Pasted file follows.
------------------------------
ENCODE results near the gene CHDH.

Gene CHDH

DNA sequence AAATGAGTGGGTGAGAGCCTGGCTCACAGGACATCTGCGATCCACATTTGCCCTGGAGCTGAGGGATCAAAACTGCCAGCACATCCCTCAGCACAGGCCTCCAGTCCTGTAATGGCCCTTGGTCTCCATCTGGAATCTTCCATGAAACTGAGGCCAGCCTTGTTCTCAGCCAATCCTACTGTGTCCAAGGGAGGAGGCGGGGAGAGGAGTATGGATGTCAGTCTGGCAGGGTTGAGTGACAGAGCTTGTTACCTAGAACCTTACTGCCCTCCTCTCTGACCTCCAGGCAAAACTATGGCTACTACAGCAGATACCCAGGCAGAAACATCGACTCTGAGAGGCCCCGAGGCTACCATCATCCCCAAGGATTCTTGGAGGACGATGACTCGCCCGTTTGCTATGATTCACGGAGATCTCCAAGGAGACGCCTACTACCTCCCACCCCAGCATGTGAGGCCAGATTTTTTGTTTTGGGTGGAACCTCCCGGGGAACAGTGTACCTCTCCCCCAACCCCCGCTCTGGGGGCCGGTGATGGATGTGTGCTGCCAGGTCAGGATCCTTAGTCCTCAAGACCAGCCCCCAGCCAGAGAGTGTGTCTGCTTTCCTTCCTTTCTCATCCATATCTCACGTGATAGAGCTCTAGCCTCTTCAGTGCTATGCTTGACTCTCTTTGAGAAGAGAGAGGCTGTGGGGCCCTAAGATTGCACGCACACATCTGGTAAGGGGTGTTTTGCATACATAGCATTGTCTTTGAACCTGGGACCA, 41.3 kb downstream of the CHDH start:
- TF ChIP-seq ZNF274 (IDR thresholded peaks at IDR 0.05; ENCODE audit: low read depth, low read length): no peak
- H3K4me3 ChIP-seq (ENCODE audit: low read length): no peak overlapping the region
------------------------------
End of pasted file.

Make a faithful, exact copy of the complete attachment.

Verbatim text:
ENCODE results near the gene CHDH.

Gene CHDH

DNA sequence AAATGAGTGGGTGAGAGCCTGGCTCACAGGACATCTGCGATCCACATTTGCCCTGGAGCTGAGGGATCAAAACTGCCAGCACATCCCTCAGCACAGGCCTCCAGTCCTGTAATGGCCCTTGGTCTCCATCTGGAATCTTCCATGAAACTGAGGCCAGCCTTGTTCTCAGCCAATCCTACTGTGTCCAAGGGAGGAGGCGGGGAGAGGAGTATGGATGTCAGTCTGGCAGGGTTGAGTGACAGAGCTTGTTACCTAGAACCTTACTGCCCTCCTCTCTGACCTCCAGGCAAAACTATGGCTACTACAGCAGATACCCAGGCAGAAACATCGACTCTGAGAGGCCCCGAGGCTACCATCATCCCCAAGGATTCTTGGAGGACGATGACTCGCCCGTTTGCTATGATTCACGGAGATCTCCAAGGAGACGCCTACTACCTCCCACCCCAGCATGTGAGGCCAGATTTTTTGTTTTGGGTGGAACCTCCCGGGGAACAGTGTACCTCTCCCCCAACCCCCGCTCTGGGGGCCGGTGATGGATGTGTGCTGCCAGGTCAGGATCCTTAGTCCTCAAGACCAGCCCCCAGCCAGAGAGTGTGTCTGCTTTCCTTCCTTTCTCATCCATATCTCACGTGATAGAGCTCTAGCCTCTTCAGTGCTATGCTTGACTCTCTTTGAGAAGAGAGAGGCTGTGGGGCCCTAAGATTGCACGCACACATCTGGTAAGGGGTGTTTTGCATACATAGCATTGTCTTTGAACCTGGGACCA, 41.3 kb downstream of the CHDH start:
- TF ChIP-seq ZNF274 (IDR thresholded peaks at IDR 0.05; ENCODE audit: low read depth, low read length): no peak
- H3K4me3 ChIP-seq (ENCODE audit: low read length): no peak overlapping the region